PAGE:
Your sales funnel metrics dictate how your business is performing and how you can take it to the next level.
By paying attention to them, you can gain actionable insights into what’s working and what’s not in your sales funnel and make data-driven decisions.
And given that sales teams miss out on about 37% of opportunities due to top-of-the-funnel inefficiencies, it’s important to track them well.
In this blog post, we'll explore the top sales funnel metrics that can help keep your business on track.
From customer acquisition costs to conversion rates and customer lifetime value, we'll cover the key metrics you must track to put your marketing strategy on track and drive growth for your business.
The sales funnel metrics you need to track may depend on the nature of your business, the industry, and your sales goals.
In any case, here are the most important sales funnel metrics that are commonly tracked.
Sales qualified leads are the number of people who enter the sales funnel and match your target audience.
Why measure this metric?
First, it helps you understand how many qualified sales leads enter the sales funnel at different stages.
The buying process is increasingly becoming non-linear as buyers explore different paths and touchpoints within the sales process based on their interests, needs, and preferences.
For instance, leads may see an ad or a review to directly purchase a product instead of researching and comparing it with other products in the market. This changes the sales funnel completely.
Here’s an example of a non-linear sales funnel.
Image via Behavioral Response
Plus, knowing the number of total leads will let you calculate how many or what percentage of leads convert into customers.
You can also look at the sales cycle or the time it takes for a qualified lead to convert into a paying customer.
Each of these sales funnel metrics will help you assess the efficiency of your lead generation strategies.
To measure the total leads who enter your sales funnel, you can follow these steps:
Define what a “lead” means for your business: A lead is someone who has shown interest in your product or service by taking a specific action, such as filling out a contact form, downloading a free resource, or requesting a demo.
Identify the sources of your leads: Make a list of all the channels that drive traffic to your sales funnel, such as cold calls, social media, email marketing, search engine optimization, paid advertising, events, referrals, etc.
Set up tracking for each channel: Use tracking tools such as Google Analytics, marketing automation software, or CRM software to track leads generated from each source.
For instance, GetResponse, one of the ClickFunnels alternatives, gives you a detailed view of your leads including unique website visits, page views, location, devices, etc.
Image via GetResponse
Track the leads at each stage of the funnel: Track the number of leads at each stage of the funnel to find out where most are dropping out.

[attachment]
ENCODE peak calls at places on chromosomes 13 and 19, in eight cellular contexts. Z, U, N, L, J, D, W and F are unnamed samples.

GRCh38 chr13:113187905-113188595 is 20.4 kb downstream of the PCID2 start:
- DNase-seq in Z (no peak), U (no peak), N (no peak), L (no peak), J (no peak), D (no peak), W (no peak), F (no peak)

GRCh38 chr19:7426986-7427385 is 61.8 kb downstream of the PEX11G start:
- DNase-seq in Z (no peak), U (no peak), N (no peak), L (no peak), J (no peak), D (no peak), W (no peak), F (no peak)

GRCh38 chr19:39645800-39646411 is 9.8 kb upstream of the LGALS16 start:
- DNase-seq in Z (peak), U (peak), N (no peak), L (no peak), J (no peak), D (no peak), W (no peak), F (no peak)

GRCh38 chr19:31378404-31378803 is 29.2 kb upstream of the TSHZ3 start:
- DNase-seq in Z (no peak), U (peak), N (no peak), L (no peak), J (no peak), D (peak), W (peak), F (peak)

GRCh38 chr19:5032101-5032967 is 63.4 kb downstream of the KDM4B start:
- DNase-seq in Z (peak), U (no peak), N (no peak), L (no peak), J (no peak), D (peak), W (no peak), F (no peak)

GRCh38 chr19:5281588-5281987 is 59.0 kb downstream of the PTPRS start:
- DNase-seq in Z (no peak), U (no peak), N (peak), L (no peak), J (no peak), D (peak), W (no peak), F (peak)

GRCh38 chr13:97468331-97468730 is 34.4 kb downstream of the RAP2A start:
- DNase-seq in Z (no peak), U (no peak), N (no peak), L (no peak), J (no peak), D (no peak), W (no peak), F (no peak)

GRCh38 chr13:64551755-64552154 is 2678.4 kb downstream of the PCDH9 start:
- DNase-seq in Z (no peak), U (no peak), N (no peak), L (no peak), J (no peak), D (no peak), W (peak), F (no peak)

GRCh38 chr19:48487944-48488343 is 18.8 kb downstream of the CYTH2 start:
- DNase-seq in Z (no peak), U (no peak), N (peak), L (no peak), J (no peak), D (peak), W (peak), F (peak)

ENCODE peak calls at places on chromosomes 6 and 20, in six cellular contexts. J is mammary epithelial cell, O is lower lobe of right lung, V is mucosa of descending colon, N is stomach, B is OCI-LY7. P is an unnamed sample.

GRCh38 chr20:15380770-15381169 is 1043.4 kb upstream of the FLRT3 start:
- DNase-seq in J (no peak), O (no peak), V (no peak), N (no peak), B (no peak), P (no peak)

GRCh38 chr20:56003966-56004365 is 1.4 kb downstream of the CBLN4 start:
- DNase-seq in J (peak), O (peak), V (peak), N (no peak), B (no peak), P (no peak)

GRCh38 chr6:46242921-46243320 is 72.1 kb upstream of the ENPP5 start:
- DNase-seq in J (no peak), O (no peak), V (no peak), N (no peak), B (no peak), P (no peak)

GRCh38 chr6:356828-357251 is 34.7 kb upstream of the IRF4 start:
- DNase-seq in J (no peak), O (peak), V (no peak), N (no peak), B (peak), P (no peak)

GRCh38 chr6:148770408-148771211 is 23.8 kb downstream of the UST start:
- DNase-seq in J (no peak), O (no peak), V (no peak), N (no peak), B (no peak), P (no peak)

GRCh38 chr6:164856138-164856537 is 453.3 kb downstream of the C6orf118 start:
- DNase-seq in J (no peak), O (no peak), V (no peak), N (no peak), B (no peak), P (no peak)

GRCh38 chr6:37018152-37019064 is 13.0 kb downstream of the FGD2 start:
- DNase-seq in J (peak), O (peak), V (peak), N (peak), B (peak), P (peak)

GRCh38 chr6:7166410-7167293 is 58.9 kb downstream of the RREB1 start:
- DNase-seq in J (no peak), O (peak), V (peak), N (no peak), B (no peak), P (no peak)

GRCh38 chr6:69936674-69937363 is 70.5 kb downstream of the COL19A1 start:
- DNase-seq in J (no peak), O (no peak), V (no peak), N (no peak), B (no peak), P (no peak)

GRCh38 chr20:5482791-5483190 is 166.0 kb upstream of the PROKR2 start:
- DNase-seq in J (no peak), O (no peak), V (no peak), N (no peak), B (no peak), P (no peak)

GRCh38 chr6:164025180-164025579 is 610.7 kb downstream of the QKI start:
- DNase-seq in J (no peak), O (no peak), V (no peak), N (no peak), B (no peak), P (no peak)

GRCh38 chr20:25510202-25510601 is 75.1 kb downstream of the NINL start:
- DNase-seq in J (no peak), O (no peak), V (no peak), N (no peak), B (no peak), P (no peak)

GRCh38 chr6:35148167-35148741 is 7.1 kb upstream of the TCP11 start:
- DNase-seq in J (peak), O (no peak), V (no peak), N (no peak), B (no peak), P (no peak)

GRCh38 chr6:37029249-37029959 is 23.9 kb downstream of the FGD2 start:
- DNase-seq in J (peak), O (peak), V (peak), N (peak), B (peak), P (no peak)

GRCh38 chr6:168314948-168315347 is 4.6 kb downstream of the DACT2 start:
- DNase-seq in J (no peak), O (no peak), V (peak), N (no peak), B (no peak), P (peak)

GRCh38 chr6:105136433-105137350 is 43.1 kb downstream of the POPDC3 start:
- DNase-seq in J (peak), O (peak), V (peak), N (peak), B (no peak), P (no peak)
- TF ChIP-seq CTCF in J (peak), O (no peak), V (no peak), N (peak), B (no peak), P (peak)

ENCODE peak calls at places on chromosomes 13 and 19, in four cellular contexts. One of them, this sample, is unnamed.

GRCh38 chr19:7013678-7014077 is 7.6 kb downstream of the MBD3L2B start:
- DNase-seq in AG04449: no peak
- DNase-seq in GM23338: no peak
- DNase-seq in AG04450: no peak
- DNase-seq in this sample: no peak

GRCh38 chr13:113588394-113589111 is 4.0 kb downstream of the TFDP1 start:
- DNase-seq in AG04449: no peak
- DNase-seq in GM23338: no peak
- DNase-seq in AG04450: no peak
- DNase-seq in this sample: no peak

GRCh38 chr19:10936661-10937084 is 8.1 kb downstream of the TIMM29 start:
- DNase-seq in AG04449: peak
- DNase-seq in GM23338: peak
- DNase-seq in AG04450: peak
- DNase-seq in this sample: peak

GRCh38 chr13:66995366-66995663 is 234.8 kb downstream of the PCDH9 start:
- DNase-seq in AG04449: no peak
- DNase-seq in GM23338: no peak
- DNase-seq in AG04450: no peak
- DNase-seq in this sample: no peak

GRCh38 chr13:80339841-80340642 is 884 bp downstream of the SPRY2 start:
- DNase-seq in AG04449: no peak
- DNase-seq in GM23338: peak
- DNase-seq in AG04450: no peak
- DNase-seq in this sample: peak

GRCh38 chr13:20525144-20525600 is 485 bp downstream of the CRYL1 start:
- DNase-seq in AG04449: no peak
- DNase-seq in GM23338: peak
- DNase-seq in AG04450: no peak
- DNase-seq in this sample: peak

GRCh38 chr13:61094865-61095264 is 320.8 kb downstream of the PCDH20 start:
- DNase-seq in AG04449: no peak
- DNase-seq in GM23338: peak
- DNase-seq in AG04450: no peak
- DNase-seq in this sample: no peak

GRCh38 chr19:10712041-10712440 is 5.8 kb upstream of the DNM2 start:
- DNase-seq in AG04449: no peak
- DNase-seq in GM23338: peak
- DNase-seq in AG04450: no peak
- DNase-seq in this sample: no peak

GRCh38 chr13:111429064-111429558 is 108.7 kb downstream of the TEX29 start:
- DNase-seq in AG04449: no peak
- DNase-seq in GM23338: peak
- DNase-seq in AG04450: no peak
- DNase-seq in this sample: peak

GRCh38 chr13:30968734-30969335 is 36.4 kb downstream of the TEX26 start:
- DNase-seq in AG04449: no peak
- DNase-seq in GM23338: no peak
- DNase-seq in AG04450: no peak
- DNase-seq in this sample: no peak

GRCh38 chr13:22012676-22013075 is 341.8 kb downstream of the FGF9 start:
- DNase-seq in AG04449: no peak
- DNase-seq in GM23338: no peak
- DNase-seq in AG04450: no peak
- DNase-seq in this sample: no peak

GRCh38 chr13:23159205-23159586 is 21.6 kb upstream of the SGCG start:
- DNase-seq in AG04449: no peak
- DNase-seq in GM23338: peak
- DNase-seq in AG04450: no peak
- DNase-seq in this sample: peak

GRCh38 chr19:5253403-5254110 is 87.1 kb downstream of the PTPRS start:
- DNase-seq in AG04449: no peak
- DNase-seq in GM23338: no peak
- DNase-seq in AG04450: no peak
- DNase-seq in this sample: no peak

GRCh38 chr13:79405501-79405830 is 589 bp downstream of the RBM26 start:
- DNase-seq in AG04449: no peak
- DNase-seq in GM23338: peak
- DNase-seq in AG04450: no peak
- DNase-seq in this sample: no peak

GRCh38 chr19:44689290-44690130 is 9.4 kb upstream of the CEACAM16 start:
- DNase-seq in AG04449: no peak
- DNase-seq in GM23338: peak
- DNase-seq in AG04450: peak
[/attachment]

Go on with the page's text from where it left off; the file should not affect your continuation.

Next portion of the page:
Summing up: Once you have tracked the number of leads generated from each source and at each stage of the funnel, add them up to get the total number of prospective customers entering your sales funnel.
Once you have the total number of leads, you can analyze the data to identify which channels and stages of the funnel are generating the most leads and which ones need improvement.
This will help you optimize your sales funnel to generate more high-quality leads that are likely to convert.
As one of the important sales funnel metrics, conversion rate indicates the percentage of leads who take your desired action (e.g. make a purchase, sign up for a newsletter) out of the total number of leads.
It helps you understand how effective your sales funnel is at converting leads into paying customers.
But, how to calculate conversion rate?
You already know that a typical sales funnel consists of multiple stages that a prospect goes through before making a purchase. The stages include:
Now, you can calculate the conversion rate at each stage of this process.
To do this, divide the number of prospects who moved from one stage to the next by the number of prospects who were in the previous stage.
To illustrate, let’s assume 4000 people entered the sales funnel. Here’s the conversion rate at each stage of the funnel.
|Entered the sales funnel||Became aware||Are interested||Are evaluating||Have bought|
|Conversion rate at each stage||25%||40%||50%||50%|
This gives you an overall conversion rate of 2.5%.
CLV is yet another important sales funnel metric that represents the total amount of revenue a customer is expected to generate over the course of their relationship with your business.
It can help you identify your most valuable customers and tailor your sales and marketing strategies to your target audience.
The higher the CLV, the more revenue your business earns from each customer. Plus, by optimizing CLV, you can reduce your customer acquisition costs, one of the key sales funnel metrics that we’ll talk about in the next section.